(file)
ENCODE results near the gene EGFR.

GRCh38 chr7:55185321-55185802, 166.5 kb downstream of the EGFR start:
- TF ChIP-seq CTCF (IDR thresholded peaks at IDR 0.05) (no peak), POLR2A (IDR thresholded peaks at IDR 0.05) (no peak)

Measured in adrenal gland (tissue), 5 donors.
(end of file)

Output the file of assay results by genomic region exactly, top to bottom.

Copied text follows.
ENCODE results near the gene EGFR.

GRCh38 chr7:55185321-55185802, 166.5 kb downstream of the EGFR start:
- TF ChIP-seq CTCF (IDR thresholded peaks at IDR 0.05) (no peak), POLR2A (IDR thresholded peaks at IDR 0.05) (no peak)

Measured in adrenal gland (tissue), 5 donors.